Expert gives Whidbey beekeepers something to buzz about

Todd Peterson

Todd Peterson’s girls have become unusually early risers.

The longtime Whidbey beekeeper leaned against his truck and glanced at the pile of wooden boxes neatly stacked in the sunny yard of his old farm.

The boxes contain a beehive, home to a colony of about 12,000 of Peterson’s bees, which he affectionately addresses as his “ladies.”

The bees don’t leave the hive until the temperature is at least 50 degrees, though they prefer it to be warmer. On Thursday afternoon, an audible buzz  emitted from the hive as several of the insects clustered around its entrance and others ventured off a ways, perhaps in search of food.

It’s the earliest Peterson has ever seen them rising from their winter rest. Though bees don’t hibernate, they remain clustered together in order to maintain a hive temperature of about 90 degrees throughout the chilly winter.

The colony is one of four Peterson tends to on the island. All are honeybees, annually producing a rich and nutritious golden treat for Peterson, his friends and family. Depending on which plants the bees frequent for pollination, their honey will produce distinct flavors and variations in color. On Whidbey, the most popular strain of honey is blackberry.

According to the Natural Resources Defense Council, honeybees’ cross-pollination helps at least 30 percent of the world’s crops and 90 percent of wild plants to thrive and produce food.

“They’re fascinating creatures…extremely industrious and beautiful,” Peterson said. “They read the world in a way that I can’t.”

“There is so much in our world that is unpredictable and chaotic,” he added. “The bees are productive and energetic and that is good to be around.”

Peterson began beekeeping about 30 years ago. At around the same time, beekeeping pioneers Dan and Judy Harvey moved to a remote area of the Northern Olympic Peninsula.

Soon thereafter, the Harveys began their research into the unique area honeybee population rumored to have survived despite the drastic decrease in the bee populations internationally and their work to breed “survivor bees.”

On Wednesday, the Harveys visited the Freeland Library to present their research to a packed room of Whidbey bee enthusiasts, including about 30 members of the island beekeeper group, Whidbees, of which Peterson is a part.

Audience members listened intently as Dan Harvey spoke of his findings and his progress. Like Peterson, the majority of Whidbees’ members are greatly concerned with the survival of their most beloved insects.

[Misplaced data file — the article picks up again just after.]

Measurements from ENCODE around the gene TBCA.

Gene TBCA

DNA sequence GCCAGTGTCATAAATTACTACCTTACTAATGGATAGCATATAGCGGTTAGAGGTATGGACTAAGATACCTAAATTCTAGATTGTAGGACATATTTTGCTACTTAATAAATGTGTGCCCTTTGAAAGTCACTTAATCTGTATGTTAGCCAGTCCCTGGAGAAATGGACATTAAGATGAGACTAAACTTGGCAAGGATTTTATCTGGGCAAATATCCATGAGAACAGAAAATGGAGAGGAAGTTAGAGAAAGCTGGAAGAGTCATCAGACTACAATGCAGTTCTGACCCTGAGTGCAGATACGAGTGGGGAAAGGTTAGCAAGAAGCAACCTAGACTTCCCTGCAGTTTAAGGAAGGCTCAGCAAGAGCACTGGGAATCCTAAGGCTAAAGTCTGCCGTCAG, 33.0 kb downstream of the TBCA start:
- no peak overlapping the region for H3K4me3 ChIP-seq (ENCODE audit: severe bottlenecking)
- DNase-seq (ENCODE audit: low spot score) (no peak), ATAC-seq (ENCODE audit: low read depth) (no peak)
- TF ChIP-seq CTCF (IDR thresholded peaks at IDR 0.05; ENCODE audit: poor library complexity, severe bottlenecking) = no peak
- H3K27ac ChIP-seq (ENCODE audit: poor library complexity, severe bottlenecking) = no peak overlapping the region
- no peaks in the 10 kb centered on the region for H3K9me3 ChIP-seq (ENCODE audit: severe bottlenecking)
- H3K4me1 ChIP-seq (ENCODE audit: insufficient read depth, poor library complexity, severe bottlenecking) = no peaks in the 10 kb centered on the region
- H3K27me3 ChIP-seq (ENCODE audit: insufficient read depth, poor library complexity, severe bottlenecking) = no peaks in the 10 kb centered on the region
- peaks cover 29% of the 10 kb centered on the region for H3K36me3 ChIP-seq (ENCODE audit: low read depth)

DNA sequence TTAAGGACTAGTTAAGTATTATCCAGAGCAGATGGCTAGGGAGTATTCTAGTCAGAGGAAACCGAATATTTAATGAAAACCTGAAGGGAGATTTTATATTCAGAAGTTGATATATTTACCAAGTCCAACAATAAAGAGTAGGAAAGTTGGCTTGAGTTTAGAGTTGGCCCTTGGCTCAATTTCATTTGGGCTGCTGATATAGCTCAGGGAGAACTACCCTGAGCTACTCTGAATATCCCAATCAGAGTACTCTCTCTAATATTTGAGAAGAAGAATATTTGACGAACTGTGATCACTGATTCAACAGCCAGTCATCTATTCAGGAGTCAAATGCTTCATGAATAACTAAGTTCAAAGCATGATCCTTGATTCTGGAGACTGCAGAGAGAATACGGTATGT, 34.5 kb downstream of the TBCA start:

Sooja Nehrlich, a Whidbees member, said she joined after reading about the struggle of honeybees worldwide.

“I wanted to do my part providing a healthy environment for them,” Nehrlich said.

Kathy Maxwell, also a member and wife of club president Dan Maxwell, wrote in an email to The Record that her husband also takes great pride in caring for “his girls.”

“I know it is with great affection even if they do take an intense and rather stinging dislike of him,” Maxwell, who is currently away in Arizona with her husband, wrote.

Honeybee deaths, which peaked in the early to mid 2000s, were due in part to widespread Colony Collapse Disorder, as well as the infestation of mites, including varroa destructors. Though Asian honeybees had developed a resistance to varroa mites, European honeybees had not.

Several other issues such as new forms of bacteria and pathogens and habitat decline further contributed to the devastation of colonies.

Harvey has been working extensively to breed survivor bees, resistant to mites, pathogens and bacteria. His hives are unmedicated, meaning that he uses natural methods of preventing infestations and contamination. He surmises that the unique survivor bees of the Olympic Peninsula were the descendants of bees early 20th-century homesteaders had ordered from the Sears and Roebuck catalogue. Many of these bees were from Eastern Russia, and likely developed a resistance to mites similar to the Asian honeybees.

Harvey interbred them with SMR, or suppressed mite reduction bee stock, which had been developed by the USDA in the 1990s due to their hygienic behavioral characteristics (they immediately clear out any larvae in the hive which they determine to be sickly or deceased).

Due to the invasion of new problems such as the virus Nosema, the Harveys have experienced several setbacks, but they have also made great gains. In 2012, a study from Denmark determined that, after careful breeding, Danish bees had developed a resistance to the virus Nosema.

Since 2012, the Harveys have only experienced a 10 percent loss in bees each year, compared to a 90 percent loss from 2007-2011, and are working with researchers and national laboratories to further strengthen their stock.

The Harveys instructed attendees on ways to inspect the health of their own hives and offered information as to purchasing queens bred from survivor stock.

For beekeepers like Peterson, the Harveys offered the ultimate encouragement. Though he said it is impossible to know whether the bee population can be bolstered to its pre-2000s number, Peterson said he is confident that the number will increase with proper care and continued study.

“It’s a window on the natural world,” Peterson said. “The bees tell you about what’s going on in nature.”

For more information on Whidbees, email sooja@whidbey.com or visit the group Facebook page.